probability that the defendant was aware of the presence of the contraband and

       its illegal character.” Gee v. State, 

810 N.E.2d 338

, 344 (Ind. 2004).


[23]   Here, the State presented sufficient evidence of Aikins’s intent to maintain

       dominion and control over the handgun based on the evidence showing his

       knowledge of the nature and presence of the handgun. First, the evidence

       established that Aikins resided at Deborah’s home and that the handgun was

       found in Aikins’s bedroom. Tr. Vol. 2 at 129-32. Officers located a letter at

       Deborah’s home that was addressed to Aikins and sent to him by Dee Dee

       while she was incarcerated in the DeKalb County Jail.

Id. at 78, 83, 87, 142;

       Ex. Vol. at 10. Contrary to Aikins’s argument, the fact that several people lived

       in Deborah’s home and that Grim may have also possessed the handgun at

       some point does not negate the sufficiency of the State’s proof that Aikins

       constructively possessed the handgun. These were evidentiary matters for the

       jury to weigh.

[24]   The State presented evidence of other additional circumstances that supported

       the finding that Aikins had the intent and capability to maintain dominion and

       control over the gun. First, Chisholm testified that she saw Aikins previously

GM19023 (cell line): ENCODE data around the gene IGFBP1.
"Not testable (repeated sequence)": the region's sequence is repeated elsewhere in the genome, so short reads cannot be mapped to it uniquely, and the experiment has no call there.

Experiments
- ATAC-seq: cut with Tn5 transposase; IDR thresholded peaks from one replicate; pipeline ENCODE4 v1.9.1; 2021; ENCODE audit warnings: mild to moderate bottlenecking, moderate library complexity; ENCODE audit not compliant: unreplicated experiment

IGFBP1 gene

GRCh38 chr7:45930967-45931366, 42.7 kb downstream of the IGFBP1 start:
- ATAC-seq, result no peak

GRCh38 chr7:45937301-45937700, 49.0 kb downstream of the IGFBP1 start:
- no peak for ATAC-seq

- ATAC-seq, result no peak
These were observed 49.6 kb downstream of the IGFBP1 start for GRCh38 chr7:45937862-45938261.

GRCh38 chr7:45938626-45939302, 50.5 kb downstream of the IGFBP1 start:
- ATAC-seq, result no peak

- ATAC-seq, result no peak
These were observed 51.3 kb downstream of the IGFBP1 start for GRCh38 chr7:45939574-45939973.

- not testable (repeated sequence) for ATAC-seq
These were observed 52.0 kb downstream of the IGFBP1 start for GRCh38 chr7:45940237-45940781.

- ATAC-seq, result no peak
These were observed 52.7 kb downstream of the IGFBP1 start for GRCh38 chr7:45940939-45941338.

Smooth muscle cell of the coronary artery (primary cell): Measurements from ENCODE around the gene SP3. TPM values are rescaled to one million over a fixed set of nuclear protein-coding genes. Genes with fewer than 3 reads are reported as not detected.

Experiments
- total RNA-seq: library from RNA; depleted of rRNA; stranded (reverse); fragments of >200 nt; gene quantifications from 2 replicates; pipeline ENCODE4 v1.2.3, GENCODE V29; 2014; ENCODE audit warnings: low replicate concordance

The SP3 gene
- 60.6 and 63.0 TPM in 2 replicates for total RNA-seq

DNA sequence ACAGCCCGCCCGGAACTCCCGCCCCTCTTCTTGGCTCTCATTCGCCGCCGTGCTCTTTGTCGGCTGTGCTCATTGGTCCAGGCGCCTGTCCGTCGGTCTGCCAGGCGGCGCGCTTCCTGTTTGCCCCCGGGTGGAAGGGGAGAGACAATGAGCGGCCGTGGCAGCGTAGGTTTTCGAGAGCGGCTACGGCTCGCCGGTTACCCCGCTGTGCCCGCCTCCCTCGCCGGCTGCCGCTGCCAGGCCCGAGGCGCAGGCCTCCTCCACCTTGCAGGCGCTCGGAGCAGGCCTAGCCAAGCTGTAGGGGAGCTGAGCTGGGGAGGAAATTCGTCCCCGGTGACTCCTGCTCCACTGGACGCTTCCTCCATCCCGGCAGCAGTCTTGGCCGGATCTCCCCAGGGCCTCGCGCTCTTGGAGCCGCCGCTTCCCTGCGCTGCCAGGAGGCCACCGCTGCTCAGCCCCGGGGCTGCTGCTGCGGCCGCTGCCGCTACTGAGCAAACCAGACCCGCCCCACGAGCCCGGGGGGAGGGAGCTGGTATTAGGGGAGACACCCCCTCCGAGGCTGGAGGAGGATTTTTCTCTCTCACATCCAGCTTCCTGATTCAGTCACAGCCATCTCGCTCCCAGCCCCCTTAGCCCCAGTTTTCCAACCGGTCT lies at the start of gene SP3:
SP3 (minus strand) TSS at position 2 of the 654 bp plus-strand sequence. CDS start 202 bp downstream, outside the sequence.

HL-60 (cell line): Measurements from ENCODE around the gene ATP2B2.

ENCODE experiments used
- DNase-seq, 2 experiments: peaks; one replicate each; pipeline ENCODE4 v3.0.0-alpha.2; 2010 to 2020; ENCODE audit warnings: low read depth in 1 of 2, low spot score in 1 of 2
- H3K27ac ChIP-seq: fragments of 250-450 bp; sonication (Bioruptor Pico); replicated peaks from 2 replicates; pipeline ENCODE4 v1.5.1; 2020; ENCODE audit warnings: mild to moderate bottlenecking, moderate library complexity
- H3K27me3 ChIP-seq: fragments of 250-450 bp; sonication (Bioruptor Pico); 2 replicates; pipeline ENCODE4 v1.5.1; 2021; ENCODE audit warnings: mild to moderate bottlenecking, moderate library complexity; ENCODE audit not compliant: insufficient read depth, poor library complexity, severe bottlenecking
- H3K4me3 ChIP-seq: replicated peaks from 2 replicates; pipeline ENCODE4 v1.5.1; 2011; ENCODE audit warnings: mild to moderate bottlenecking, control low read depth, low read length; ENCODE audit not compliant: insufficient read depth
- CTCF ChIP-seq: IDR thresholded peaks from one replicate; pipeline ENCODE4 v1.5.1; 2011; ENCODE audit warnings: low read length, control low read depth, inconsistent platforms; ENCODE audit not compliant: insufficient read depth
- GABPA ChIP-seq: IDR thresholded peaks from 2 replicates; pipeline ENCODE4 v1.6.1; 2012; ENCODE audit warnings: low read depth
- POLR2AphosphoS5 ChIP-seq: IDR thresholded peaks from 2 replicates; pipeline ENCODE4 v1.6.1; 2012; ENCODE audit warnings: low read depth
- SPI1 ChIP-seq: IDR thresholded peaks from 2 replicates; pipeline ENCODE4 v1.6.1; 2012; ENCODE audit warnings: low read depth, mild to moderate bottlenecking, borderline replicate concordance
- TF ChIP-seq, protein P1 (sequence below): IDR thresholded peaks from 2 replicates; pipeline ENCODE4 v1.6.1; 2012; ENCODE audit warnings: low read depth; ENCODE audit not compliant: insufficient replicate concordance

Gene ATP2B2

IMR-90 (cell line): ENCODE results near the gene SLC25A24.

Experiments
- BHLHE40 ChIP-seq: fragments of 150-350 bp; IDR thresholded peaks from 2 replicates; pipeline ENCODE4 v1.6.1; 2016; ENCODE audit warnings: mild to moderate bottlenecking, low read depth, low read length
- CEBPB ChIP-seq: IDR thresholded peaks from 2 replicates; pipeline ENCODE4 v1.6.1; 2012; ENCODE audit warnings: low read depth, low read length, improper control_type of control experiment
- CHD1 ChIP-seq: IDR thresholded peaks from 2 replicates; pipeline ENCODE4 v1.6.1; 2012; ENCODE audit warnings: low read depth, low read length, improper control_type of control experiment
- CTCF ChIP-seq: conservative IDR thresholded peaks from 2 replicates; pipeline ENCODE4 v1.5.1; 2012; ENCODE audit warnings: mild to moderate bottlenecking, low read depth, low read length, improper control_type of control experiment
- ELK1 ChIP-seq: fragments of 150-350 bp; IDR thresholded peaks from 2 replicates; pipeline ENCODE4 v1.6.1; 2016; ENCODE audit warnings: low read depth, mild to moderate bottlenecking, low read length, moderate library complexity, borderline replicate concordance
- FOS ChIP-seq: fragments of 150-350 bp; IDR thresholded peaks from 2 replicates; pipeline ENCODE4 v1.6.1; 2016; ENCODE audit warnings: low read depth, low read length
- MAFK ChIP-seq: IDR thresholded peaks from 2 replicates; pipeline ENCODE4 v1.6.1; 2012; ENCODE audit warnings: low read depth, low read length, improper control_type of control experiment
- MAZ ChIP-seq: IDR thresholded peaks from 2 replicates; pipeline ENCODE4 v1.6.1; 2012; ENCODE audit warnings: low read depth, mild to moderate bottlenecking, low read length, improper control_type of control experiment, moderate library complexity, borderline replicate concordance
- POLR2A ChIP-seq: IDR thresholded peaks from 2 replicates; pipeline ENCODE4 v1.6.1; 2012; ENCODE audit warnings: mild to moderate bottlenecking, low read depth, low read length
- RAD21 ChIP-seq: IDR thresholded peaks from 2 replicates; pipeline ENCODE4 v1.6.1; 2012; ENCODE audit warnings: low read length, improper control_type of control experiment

possess a gun that could have been the same gun admitted into evidence at trial,

       Court of Appeals of Indiana | Memorandum Decision 20A-CR-782 | October 23, 2020   Page 15 of 16
       and Detar testified that she had previously observed Aikins carrying the same

       handgun several times. Tr. Vol. 2 at 92-96, 133-35; Ex. Vol. at 13. Second, the

       specific location of the handgun was additional evidence pointing to Aikins’s

       knowledge of the presence of the handgun in his bedroom. The handgun was

       located in plain view on Aikins’s bed. Tr. Vol. 2 at 64, 73, 119; Ex. Vol. at 7-8.

       In that same room, police also found Aikins’s marriage license and gray

       Chicago Bulls hat, which officers had observed Aikins wear that same day. Tr.

       Vol. 2 at 64-65, 73-76, 103-04; Ex. Vol. at 8-9. Accordingly, the State presented

       sufficient evidence that Aikins constructively possessed the gun and thus

       presented sufficient evidence to support Aikins’s conviction for unlawful

       possession of firearm by a serious violent felon.

[25]   Affirmed.


       Pyle, J., and Tavitas, J., concur.




       Court of Appeals of Indiana | Memorandum Decision 20A-CR-782 | October 23, 2020   Page 16 of 16
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Dakota G. Aikins v. State of Indiana (mem. dec.) is rated 1 out of 5 based on the reviews submitted by our users and is marked as POOR.